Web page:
Buckwheat is a pseudo cereal, a type of grain that doesn’t grow on grasses but is used similarly to other cereals. It is referred to as a gluten-free grain but is actually a seed which is harvested from a flowering plant related to rhubarb and is known to provide significant health benefits. This seed is plant-powered, full of nutrients and easily digestible. But unfortunately, its controversial name, buckwheat, is largely misunderstood as it is not related to wheat at all. Quinoa, amaranth, and chia seeds are also examples of pseudo-cereals which are also gluten free.
Buckwheat is not and does not actually contain any wheat or gluten
So, despite its name, buckwheat is not part of the wheat family and is a seed rather than a grain, meaning it’s gluten-free and safe for those with gluten intolerances, allergies or celiac disease. Buckwheat can be bought as whole kernels, either raw or roasted, as Buckinis (activated buckwheat), as a flour or as flakes. It has a nutty, earthy and robust flavour, pairing well with fruit, dark spices, nuts and earth vegetables. It has a stronger flavour than other popular grains like wheat and rice but has a similar texture and consistency.
How to use Buckwheat
If you’ve ever tried any gluten-free food, you’ve probably already tried buckwheat as it is widely used. It is an ingredient that can be used in almost any dish, from savoury to sweet. Buckwheat can be prepared like any other grain, seed or flour using the same cooking methods. Buckwheat is often used in place of other carbs such as rice, couscous, potatoes or pasta. As mentioned before, buckwheat can also be ground and used as a flour. Buckwheat flour has become very popular, used instead of regular flour in breads, baked goods, wraps, crepes and pancakes. Unlike many grains, whole buckwheat kernels (Buckinis) are delicate enough to eat. They make a delicious, crunchy salad-topper, and a great addition to granola and other healthy desserts. Buckwheat is also a common ingredient in several traditional dishes. It is used to make Japanese soba noodles, Dutch pancakes and many variations of crepes and wraps.
Health Benefits of Buckwheat
Buckwheat is considered a functional food, which means that it provides health benefits beyond just basic nutrition. It is known to optimize health and reduce the risk of certain diseases. Buckwheat has an impressive nutritional profile, providing key nutrients, vitamins and minerals – including magnesium, potassium, phosphorus, zinc, copper, and calcium. It is also low in fat and packed with health-promoting phytonutrients, like quercetin and rutin. These nutrients contribute to the list of health benefits associated with buckwheat.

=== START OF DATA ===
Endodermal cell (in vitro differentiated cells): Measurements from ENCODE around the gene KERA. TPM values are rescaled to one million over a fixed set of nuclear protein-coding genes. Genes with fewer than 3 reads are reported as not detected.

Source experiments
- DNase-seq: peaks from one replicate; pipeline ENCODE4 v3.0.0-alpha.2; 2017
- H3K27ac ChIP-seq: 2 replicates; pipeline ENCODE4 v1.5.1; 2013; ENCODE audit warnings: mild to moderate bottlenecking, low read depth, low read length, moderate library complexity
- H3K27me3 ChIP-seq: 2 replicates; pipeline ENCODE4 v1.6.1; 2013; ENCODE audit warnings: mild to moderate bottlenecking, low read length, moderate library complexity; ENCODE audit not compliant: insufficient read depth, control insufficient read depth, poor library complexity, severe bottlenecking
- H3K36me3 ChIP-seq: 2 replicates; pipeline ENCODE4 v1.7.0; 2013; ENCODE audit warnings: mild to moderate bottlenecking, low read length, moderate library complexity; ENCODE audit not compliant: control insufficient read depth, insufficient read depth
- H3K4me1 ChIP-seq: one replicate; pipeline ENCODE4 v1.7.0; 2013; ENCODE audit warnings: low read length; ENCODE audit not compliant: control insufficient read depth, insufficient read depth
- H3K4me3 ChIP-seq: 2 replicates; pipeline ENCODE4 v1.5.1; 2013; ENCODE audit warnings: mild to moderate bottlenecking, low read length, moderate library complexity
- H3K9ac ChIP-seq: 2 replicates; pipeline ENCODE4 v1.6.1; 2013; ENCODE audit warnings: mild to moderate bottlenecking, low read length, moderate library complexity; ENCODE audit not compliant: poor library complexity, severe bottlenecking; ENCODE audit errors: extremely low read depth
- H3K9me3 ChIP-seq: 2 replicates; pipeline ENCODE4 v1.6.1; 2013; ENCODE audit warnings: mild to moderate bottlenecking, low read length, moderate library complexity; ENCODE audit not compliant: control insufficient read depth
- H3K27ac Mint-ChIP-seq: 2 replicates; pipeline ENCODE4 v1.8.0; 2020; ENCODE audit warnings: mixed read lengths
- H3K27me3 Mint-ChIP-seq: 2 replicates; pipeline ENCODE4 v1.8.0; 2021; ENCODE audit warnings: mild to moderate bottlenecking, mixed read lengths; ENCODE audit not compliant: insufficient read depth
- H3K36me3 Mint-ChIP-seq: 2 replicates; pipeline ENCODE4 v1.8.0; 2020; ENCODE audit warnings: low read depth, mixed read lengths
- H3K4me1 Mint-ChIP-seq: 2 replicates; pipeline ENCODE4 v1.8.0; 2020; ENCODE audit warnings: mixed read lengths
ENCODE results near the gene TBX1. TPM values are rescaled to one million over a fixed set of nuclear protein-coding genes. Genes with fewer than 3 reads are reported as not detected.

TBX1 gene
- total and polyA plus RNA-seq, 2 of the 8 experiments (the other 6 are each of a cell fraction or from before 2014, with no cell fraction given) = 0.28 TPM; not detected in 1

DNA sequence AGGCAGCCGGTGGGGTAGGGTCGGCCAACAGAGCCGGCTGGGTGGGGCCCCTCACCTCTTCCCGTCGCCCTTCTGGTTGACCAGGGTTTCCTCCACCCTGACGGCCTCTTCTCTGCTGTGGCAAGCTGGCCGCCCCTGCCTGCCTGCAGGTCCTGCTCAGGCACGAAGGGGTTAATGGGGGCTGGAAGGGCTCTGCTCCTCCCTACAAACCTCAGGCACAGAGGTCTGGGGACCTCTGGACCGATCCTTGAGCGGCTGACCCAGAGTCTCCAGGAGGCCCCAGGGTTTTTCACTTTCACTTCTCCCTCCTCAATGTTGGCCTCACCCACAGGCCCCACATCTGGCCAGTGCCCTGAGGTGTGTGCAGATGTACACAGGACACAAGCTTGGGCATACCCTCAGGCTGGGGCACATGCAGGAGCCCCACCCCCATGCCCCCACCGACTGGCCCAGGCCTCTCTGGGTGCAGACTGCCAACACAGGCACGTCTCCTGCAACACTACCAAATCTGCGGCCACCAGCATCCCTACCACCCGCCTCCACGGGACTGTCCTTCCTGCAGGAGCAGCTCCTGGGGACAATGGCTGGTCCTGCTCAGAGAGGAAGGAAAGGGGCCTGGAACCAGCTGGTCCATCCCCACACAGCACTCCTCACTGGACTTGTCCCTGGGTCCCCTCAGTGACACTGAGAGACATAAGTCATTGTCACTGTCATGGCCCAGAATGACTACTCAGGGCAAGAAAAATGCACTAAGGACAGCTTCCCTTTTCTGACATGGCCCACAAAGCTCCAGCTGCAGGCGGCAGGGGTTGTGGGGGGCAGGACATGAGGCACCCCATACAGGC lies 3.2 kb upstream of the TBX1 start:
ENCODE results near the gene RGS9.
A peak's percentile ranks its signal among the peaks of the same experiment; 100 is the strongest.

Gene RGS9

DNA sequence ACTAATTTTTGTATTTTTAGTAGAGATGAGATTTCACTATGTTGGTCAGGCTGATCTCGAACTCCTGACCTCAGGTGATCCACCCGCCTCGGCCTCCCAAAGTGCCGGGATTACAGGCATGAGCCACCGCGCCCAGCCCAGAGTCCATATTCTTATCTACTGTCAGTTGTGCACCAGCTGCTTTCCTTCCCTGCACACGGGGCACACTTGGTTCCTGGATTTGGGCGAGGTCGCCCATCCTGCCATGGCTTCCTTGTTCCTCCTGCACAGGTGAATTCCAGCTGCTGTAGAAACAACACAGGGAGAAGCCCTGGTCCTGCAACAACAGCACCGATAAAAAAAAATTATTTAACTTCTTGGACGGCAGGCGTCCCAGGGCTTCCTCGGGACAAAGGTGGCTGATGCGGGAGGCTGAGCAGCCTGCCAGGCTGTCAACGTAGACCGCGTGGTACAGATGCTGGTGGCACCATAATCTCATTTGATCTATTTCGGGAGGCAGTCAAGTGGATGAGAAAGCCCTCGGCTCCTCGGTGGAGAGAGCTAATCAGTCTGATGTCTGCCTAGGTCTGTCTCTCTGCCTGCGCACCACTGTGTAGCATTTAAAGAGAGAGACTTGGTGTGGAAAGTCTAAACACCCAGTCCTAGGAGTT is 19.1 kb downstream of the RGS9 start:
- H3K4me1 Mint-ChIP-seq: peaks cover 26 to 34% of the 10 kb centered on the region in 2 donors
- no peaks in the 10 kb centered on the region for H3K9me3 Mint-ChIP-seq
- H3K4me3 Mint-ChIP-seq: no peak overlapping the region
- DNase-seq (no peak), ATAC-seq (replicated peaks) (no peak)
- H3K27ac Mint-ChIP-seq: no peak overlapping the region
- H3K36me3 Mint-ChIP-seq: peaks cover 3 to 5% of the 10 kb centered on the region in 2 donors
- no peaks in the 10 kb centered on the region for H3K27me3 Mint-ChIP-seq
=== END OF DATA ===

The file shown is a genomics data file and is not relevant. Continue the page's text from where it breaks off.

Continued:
To list a few:
Buckwheat is a complete protein
Buckwheat is one of the many plant-based sources of complete protein – meaning it contains all nine essential amino acids in balanced amounts.
Stabilizes Blood Sugar
Research has shown that buckwheat can stabilize blood sugar levels and lower the risk of type 2 diabetes. Buckwheat has high levels of resistant starch, which lowers the glycemic index response (GI= 34.7). This allows for carbohydrates to be absorbed slowly into the bloodstream, providing a steady amount of energy and preventing spikes in insulin.
Buckwheat contains phytochemicals, rutin and quercetin, which have antioxidant effects and can support the reduction with inflammation. These chemicals protect cells against free radicals and prevent inflammation that can contribute to chronic diseases.
Several studies show that buckwheat can stabilize blood pressure and support healthy blood cholesterol levels, vascular health and proper blood flow. All these are important for maintaining a healthy heart and reducing the risk of heart disease.
Buckwheat Contributes to Gut Health (… and mental health!)
Whole buckwheat is a great source of insoluble fibre and resistant starch. It has prebiotic properties, meaning it nourishes the good bacteria in the gut. Also, buckwheat is a great choice for people with functional gut disorders because it is low in FODMAPs.Dietary fibres are essential to promoting good gut bacteria and maintaining good digestive health. Research shows that the benefits of fibre can extend beyond just promoting gut health It also nourishes your brain health.
Buckwheat goes beyond just satisfying basic nutritional needs. Research shows that buckwheat does more than simply provide essential proteins, minerals and fibre; it can prevent spikes in insulin and reduce inflammation while promoting heart and gut health.
It is easy to incorporate into your daily diet and be added to many meals. Try it as porridge, use the flour in pancakes, sprinkle it on salads(buckinis) or try adding vegetables to the cooked kernels in a salad or add it cooked to your stir-fries.
Give it a go and find out what Buckwheat can bring to your plate and health.